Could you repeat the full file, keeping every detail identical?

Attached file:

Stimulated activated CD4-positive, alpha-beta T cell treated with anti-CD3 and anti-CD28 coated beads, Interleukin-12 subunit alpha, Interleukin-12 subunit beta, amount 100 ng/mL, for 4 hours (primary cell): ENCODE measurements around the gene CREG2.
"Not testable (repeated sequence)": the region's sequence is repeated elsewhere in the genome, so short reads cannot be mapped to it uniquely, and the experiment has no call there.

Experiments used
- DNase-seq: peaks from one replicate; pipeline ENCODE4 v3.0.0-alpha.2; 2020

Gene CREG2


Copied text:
Stimulated activated CD4-positive, alpha-beta T cell treated with anti-CD3 and anti-CD28 coated beads, Interleukin-12 subunit alpha, Interleukin-12 subunit beta, amount 100 ng/mL, for 4 hours (primary cell): ENCODE measurements around the gene CREG2.
"Not testable (repeated sequence)": the region's sequence is repeated elsewhere in the genome, so short reads cannot be mapped to it uniquely, and the experiment has no call there.

Experiments used
- DNase-seq: peaks from one replicate; pipeline ENCODE4 v3.0.0-alpha.2; 2020

Gene CREG2